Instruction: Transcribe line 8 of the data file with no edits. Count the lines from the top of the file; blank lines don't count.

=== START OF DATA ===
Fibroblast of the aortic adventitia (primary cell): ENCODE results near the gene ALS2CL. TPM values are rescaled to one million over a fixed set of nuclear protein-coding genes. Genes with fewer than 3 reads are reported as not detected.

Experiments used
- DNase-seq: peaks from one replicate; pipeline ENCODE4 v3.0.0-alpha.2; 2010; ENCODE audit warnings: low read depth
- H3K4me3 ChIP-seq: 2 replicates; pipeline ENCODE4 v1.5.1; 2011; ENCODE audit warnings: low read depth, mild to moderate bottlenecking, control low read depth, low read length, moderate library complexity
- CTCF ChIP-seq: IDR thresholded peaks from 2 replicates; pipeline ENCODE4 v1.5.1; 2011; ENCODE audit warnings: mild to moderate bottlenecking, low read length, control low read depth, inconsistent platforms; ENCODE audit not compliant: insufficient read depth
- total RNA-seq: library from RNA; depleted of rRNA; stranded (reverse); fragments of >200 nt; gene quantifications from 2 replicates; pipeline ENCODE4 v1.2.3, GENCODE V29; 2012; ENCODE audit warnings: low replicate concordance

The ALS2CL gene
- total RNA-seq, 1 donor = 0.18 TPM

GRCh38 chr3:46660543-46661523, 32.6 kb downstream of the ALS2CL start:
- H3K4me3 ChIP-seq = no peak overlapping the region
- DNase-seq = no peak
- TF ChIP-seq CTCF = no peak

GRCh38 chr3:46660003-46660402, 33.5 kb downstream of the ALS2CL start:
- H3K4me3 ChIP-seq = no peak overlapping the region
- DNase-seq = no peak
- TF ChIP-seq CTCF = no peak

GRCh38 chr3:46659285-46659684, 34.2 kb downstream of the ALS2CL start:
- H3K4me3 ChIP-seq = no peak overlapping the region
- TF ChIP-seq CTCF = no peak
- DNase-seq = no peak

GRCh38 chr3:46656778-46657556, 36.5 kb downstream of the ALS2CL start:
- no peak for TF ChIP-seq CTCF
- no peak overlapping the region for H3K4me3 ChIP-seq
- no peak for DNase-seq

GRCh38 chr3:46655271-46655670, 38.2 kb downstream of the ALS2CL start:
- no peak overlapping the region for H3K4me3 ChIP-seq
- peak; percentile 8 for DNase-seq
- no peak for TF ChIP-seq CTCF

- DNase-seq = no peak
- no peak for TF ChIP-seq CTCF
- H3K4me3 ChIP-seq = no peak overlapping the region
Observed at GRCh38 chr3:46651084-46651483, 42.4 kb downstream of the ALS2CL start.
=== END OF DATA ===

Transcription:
- total RNA-seq, 1 donor = 0.18 TPM